It may be a little late for this now, but in retrospect it may not be and it can always be used for the forthcoming year.
If you have some apples starting to get a little bruised or have a load of crab apples left over from a foray into the countryside one way of using them up is to make your own pectin stock for use either later in the year or during the course of next.
Some fruit's don't have much pectin such as cherries figs grapes marrows pears pineapple rhubarb and strawberries which are classified as low pectin fruits; and occasionally possibly Apricots blackberries greengages loganberries and raspberries Medium pectin fruits will need a bit of a boost to help make any jams or jellies set properly.
High pectin fruits are citrus fruits (oranges lemons grapefruits etc) cooking apples, crab apples, cranberries, damsons, gooseberries plums and quinces.
Take your basic fruit, this may be Apple (any kind) redcurrant, gooseberry and damsons may all be used to produce pectin stock and be used to add to jams and jellies made from fruits low in pectin. It is quite easy to achieve this.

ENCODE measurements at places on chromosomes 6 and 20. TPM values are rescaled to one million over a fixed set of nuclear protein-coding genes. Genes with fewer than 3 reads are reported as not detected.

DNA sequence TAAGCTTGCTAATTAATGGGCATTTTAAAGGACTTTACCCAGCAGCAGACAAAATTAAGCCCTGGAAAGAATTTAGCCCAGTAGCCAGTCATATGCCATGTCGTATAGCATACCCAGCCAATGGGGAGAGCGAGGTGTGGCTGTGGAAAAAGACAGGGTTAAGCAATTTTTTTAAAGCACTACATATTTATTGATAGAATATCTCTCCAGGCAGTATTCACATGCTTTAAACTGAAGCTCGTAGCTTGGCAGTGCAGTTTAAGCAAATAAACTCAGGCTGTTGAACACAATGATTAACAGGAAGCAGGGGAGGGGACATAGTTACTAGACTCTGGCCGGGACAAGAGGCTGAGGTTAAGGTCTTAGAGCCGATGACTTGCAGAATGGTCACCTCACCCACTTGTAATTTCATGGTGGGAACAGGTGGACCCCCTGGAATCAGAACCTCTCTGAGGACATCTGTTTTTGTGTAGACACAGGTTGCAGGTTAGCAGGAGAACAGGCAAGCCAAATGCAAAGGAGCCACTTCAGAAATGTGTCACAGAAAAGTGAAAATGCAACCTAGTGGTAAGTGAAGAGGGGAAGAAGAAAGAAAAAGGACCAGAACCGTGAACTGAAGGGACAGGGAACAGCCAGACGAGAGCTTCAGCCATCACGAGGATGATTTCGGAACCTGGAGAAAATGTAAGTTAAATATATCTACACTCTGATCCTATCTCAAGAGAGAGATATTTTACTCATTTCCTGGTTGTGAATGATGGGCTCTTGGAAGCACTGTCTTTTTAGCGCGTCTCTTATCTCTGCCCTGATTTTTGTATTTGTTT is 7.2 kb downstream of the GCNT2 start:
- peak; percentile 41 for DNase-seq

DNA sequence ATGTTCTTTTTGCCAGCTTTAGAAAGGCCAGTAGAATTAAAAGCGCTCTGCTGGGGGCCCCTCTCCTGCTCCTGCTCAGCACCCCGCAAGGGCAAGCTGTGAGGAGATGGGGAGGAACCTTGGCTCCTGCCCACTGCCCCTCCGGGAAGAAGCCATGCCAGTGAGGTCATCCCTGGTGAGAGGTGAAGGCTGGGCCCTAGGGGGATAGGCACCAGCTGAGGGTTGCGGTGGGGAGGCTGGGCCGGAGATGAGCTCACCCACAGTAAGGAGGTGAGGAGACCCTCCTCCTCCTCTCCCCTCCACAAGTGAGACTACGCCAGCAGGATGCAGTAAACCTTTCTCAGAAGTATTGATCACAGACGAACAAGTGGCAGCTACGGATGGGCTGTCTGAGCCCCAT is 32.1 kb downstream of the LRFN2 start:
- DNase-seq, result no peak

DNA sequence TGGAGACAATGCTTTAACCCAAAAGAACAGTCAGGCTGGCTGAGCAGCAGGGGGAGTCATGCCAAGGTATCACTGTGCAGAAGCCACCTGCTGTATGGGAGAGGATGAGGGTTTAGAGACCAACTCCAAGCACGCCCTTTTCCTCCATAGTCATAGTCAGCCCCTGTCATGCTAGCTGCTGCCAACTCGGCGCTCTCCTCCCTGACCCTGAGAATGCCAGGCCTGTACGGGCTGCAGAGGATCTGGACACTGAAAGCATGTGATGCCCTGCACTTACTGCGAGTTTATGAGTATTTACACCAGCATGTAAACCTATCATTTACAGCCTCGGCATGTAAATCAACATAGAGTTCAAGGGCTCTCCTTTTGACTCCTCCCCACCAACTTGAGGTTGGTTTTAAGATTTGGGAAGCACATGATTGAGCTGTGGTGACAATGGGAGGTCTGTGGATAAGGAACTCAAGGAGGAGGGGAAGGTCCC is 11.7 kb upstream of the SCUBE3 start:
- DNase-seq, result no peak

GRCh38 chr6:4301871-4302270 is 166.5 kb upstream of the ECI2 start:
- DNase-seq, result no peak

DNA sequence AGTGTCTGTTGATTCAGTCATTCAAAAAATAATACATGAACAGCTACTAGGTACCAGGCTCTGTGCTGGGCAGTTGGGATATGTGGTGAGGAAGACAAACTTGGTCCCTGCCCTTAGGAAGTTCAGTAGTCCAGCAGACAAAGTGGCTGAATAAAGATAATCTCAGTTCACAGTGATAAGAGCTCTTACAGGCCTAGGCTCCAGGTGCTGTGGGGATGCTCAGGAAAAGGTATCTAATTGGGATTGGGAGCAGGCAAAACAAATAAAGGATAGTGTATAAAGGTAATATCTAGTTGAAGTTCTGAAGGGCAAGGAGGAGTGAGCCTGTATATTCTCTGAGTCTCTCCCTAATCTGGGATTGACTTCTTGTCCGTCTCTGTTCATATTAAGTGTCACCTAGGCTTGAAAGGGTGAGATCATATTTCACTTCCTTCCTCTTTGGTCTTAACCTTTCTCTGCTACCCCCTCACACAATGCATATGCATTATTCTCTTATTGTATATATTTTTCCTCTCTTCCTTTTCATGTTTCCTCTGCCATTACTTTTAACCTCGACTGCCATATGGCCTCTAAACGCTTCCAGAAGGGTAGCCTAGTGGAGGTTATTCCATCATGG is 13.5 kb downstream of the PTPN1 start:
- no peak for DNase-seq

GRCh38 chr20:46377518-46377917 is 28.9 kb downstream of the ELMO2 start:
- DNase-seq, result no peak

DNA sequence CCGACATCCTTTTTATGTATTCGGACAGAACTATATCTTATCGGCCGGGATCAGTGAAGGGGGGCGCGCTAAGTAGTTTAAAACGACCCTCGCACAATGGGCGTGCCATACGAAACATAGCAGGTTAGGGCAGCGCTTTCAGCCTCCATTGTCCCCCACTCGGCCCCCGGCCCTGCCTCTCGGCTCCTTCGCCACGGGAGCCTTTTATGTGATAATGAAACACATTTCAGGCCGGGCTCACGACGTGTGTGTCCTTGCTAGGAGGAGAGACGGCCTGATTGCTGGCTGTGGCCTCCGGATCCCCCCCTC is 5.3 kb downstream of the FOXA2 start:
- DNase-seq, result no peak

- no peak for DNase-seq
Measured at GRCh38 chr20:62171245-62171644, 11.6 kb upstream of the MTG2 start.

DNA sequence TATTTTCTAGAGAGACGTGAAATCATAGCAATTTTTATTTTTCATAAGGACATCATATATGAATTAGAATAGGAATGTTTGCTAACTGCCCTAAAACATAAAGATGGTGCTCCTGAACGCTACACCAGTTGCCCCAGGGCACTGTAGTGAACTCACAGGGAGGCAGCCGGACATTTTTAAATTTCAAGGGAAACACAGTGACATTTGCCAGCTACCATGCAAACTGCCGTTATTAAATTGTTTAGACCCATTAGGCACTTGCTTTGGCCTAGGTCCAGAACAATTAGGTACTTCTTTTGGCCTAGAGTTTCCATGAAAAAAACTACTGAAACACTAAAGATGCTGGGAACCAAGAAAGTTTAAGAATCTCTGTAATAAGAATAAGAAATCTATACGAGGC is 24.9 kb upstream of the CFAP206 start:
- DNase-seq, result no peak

So prepare your fruits by putting in a pan with just enough water to cover and cook gently until fruit softens; strain through a jelly bag overnight and don't squeeze as this will produce a cloudy pectin stock which you don't want. Retain the syrup that has dripped through jelly bag and pop into a clean pan and bring to the boil. Then add to hot sterlised bottles/jars which are heatproof, seal and then immerse these in a deep pan of hot water where the bottles are covered topped to bottom in water (hot water bath processing) and boil for approximately 5 minutes (this removes any air which is chiefly responsible for causing foods to go off). Leave to cool. When coolness is achieved label. Put in your pantry until you need it.
To use: Any low pectin fruit should be well softened before adding the pectin stock. The amount of pectin varies as to what fruit is used but a general guide is 150 ml/ 5 fl oz pectin stock to 2kg(4lb) fruit.
If rather than make your own and a commercial variety of pectin is used 50-125 ml (2 to 4 fl oz).
If using dried pectin (these are occsionally available in little boxes containing sachets) 2 teaspoons of dried pectin to each 450g(1lb) of fruit.
If you make your own pectin stock this will save you having to purchase the commercial variety called Certo or the dried pectin powder from something that may be free from the countryside or just a little past its best. And it will be on the pantry shelf there ready to use when that batch of cherry jam just didn't set properly.